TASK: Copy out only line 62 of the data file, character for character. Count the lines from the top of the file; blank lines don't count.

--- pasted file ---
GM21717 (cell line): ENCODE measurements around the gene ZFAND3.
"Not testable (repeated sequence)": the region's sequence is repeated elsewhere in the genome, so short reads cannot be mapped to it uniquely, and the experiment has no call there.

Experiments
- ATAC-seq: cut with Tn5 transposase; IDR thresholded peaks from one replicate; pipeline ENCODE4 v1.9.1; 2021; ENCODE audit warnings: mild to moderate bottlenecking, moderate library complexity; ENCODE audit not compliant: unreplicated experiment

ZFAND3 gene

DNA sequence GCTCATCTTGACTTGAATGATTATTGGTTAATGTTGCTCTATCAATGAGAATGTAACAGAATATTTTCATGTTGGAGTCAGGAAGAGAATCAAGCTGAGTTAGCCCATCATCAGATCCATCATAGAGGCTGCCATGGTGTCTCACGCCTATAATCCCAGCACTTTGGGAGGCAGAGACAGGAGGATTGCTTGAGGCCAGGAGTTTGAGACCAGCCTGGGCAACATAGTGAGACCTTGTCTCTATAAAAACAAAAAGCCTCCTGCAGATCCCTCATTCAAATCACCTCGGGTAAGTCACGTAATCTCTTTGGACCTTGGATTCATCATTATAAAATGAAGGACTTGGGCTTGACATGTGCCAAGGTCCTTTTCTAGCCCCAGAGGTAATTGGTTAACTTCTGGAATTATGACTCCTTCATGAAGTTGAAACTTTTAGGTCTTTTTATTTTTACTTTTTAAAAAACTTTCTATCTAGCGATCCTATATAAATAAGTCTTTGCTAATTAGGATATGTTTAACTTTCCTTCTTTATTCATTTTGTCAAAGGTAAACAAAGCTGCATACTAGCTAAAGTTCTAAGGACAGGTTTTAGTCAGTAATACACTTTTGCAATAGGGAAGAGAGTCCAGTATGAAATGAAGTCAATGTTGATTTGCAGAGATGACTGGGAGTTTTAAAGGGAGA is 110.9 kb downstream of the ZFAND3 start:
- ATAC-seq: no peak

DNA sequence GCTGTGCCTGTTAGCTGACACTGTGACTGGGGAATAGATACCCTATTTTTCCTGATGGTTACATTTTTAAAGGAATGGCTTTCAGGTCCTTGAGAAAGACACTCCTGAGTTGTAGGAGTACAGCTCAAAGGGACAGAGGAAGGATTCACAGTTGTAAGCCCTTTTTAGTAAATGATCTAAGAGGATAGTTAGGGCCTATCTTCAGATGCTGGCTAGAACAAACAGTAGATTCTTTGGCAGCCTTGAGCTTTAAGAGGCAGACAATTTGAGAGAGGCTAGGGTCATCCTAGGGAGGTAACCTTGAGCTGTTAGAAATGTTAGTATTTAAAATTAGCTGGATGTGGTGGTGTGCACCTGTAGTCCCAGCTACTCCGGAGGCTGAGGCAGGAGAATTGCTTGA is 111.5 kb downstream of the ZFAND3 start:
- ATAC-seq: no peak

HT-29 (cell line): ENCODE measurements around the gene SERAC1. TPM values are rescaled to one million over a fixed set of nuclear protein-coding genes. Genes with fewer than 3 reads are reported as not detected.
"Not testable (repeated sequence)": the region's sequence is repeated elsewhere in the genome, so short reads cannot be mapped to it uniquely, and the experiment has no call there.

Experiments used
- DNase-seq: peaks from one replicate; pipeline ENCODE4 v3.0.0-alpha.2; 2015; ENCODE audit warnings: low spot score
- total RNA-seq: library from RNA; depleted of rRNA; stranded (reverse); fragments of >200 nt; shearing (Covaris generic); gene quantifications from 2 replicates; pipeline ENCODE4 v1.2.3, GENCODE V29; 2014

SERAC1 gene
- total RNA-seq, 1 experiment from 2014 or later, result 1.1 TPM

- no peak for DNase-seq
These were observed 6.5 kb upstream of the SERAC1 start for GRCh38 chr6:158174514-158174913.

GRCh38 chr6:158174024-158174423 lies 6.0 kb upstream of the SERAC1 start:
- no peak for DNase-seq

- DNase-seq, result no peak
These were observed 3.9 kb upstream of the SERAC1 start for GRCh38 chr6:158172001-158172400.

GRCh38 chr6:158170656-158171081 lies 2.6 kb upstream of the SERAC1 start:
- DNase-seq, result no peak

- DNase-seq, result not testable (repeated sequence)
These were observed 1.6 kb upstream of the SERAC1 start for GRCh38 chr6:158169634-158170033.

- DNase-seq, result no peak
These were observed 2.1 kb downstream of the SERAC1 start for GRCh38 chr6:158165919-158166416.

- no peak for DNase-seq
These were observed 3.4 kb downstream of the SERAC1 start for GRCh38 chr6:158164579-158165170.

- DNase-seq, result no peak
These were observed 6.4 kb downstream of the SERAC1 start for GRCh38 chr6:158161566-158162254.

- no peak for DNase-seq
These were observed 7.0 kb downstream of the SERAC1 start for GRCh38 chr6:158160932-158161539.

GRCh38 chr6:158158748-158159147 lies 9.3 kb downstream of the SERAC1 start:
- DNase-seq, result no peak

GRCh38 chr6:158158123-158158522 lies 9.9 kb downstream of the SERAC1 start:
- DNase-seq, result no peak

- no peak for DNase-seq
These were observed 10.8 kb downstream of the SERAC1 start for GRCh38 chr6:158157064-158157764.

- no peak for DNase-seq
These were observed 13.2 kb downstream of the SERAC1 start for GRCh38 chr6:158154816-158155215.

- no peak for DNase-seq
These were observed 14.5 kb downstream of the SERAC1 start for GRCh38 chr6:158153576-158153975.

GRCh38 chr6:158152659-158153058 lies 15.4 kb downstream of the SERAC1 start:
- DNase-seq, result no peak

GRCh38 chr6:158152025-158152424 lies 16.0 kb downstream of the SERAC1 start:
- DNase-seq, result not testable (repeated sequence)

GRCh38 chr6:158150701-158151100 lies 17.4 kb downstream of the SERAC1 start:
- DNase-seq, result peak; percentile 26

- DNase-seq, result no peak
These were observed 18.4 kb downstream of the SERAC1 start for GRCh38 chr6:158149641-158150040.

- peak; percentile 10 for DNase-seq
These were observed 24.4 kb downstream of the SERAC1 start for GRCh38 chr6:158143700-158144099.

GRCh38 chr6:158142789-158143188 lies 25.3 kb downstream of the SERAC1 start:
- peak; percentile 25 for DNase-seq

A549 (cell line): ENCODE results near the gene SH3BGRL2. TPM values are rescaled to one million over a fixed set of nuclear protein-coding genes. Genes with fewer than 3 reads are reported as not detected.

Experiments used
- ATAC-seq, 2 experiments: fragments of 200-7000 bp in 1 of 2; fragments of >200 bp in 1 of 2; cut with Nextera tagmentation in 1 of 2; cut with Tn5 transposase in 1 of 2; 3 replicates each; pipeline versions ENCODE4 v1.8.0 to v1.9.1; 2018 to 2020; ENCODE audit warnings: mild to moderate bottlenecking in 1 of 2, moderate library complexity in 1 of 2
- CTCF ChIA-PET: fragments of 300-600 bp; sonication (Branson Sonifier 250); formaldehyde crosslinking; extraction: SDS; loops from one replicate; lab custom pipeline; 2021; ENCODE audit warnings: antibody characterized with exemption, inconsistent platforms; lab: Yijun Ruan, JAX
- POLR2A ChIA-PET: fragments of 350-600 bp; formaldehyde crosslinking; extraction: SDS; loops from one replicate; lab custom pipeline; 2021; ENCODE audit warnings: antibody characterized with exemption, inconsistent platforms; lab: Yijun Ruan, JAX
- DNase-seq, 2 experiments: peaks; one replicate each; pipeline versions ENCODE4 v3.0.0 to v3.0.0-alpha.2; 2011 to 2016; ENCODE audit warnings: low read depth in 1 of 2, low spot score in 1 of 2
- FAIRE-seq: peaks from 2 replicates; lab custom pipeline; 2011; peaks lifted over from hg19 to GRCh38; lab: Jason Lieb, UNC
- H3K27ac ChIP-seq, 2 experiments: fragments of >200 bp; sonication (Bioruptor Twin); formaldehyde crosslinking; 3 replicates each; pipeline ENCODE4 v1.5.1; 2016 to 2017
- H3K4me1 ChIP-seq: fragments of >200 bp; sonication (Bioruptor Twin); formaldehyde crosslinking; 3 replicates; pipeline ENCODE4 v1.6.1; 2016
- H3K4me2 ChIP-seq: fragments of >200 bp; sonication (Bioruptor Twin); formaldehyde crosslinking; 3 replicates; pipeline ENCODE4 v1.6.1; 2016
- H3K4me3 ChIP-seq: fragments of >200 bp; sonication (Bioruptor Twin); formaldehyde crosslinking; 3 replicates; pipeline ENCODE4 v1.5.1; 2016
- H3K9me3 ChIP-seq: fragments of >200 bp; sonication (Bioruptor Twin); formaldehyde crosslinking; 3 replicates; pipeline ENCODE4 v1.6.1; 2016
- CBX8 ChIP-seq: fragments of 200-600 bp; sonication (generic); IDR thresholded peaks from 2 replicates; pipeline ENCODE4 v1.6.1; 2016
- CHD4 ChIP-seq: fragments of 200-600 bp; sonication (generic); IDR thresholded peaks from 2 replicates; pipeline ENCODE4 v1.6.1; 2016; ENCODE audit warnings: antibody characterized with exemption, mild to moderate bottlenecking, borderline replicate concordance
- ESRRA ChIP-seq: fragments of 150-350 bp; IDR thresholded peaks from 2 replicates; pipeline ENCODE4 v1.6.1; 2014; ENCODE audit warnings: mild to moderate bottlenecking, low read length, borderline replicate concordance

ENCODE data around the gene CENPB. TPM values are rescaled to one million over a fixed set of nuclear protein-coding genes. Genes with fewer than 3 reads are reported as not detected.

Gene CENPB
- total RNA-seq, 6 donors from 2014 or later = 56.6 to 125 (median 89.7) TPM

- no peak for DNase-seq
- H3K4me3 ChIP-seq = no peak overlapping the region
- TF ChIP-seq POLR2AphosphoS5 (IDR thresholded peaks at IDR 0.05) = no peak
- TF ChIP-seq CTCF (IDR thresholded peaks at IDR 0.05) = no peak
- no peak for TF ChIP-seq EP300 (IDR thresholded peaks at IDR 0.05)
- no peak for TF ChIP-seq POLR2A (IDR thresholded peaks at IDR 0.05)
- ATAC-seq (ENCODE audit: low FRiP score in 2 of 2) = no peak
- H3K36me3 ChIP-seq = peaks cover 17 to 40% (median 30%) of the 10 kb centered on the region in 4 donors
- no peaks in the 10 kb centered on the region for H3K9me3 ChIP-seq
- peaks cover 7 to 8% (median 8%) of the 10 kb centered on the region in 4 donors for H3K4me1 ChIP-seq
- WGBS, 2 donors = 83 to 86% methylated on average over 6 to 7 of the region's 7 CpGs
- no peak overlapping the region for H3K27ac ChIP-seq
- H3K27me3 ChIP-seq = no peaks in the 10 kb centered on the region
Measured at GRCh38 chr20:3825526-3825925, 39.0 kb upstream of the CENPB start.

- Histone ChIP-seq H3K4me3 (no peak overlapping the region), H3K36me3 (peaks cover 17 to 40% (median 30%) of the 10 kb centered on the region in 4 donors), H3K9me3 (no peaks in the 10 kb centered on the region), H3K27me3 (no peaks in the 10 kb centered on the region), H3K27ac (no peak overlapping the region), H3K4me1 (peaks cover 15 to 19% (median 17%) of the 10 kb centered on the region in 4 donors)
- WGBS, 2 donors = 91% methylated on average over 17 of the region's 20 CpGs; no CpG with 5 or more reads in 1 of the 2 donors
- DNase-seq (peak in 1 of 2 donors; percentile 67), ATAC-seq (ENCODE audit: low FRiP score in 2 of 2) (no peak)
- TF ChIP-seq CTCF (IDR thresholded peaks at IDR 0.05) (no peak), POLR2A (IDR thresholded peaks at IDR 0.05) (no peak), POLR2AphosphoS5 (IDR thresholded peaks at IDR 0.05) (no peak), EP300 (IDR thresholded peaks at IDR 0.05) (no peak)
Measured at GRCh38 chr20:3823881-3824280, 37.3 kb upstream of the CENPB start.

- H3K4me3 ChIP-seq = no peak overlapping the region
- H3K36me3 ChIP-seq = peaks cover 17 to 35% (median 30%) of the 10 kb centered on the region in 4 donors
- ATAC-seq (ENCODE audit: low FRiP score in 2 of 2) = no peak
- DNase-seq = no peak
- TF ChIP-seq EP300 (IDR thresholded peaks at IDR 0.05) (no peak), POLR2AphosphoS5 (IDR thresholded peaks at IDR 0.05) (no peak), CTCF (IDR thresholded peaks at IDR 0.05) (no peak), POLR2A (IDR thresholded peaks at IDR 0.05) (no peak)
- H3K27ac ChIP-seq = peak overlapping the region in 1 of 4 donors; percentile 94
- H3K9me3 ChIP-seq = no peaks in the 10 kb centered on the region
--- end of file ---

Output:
- DNase-seq, 2 experiments: peaks; one replicate each; pipeline versions ENCODE4 v3.0.0 to v3.0.0-alpha.2; 2011 to 2016; ENCODE audit warnings: low read depth in 1 of 2, low spot score in 1 of 2